1. The isolation, quarantine and stabilization programs for newly arrived animals are necessary to provide time to assess their health status, allow them to recover from the stress of shipment and an opportunity to adapt to their new environment. The extent of these programs depends on several factors, including species and source of the animals as well as their intended use. For some animals, such as rodents obtained from reliable sources for which health status is known, visual inspection on arrival may suffice. For species such as nonhuman primates, farm animals, wild animals, random source dogs and cats, and non-specific pathogen free rabbits and rodents, appropriate quarantine and isolation procedures must be employed.
2. Preventive medicine programs such as vaccinations, ecto- and endoparasite treatments and other disease control measures should be initiated according to currently acceptable veterinary medical practices appropriate to the particular species and source. Only animals of defined health status should be used in research and testing unless a specific, naturally occurring or induced disease state is being studied. Systems should be established to protect animals within the institution from exposure to diseases. Transgenic and mutant animals may be particularly susceptible to diseases and may require special protection to ensure their health. Systems to prevent spread of disease may include facility design features, containment/isolation equipment, and use of standard operating procedures. Training of animal care and research staff is essential to prevent spread of animal diseases.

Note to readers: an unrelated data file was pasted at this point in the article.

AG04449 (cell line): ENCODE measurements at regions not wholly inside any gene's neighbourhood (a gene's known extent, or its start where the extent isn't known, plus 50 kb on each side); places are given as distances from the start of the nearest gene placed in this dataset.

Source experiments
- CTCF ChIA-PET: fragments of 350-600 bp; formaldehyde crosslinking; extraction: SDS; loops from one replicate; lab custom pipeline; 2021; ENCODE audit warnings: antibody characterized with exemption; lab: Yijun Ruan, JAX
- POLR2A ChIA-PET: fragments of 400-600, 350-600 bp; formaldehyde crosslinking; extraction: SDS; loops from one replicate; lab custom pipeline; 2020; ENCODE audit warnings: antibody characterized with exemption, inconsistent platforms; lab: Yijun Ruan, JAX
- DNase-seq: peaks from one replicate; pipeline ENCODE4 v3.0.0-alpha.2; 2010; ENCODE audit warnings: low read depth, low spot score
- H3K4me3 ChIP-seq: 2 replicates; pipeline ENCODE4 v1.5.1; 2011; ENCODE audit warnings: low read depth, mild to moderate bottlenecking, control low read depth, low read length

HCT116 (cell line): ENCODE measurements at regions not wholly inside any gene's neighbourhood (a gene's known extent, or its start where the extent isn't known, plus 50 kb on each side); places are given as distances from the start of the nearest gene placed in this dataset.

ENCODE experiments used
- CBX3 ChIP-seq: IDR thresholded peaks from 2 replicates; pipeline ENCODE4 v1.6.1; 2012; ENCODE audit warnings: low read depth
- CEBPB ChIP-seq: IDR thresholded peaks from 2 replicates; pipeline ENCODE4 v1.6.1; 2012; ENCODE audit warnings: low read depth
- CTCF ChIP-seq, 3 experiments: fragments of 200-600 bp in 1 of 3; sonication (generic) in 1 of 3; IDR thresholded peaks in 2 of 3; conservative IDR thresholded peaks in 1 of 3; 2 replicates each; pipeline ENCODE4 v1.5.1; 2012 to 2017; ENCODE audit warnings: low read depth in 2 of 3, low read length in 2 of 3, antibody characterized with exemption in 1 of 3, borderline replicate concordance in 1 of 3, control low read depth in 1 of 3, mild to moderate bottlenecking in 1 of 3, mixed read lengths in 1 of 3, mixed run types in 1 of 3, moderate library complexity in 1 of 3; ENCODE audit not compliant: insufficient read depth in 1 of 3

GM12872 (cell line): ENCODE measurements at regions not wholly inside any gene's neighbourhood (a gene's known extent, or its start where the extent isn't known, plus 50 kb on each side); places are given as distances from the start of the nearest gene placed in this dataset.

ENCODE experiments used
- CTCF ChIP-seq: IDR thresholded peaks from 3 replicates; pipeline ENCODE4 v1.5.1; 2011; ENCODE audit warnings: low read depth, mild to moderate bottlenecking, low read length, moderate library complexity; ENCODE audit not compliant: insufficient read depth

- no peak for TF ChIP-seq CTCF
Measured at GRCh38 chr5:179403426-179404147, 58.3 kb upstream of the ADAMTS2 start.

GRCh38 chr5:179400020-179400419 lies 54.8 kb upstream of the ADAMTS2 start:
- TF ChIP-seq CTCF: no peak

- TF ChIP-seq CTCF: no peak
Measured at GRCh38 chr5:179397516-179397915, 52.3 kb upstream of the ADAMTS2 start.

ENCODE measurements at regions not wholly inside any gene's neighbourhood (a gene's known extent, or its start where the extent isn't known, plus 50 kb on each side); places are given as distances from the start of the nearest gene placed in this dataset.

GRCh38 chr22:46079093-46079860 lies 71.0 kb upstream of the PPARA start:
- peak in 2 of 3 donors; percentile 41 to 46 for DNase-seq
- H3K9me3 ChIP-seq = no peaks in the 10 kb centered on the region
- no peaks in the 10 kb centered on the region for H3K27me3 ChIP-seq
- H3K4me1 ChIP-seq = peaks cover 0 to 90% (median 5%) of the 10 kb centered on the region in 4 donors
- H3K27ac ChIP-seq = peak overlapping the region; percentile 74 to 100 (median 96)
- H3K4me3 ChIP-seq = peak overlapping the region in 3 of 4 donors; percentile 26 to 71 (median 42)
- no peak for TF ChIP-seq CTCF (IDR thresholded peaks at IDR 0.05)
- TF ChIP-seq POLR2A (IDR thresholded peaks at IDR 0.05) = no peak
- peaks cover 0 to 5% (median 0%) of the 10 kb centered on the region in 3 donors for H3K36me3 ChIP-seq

3. Daily observation of all animals by a person or persons qualified to verify their well-being is required. It is not necessary for a veterinarian to personally make this assessment each day. However, at a minimum, a trained paraprofessional or technician must observe each animal every day and there must be a timely and accurate method for conveying information regarding animal health, behavior and well-being to the veterinarian.
4. Disease surveillance is a major
responsibility of the veterinarian and should include routine
monitoring of colony animals for the presence of parasitic, bacterial
and viral agents that may cause overt or inapparent disease.
Additionally, cells, tissues, fluids, and transplantable tumors
that are to be used in animals should be monitored for infectious
or parasitic agents that may cause disease in animals. The type
and intensity of monitoring necessary will depend upon professional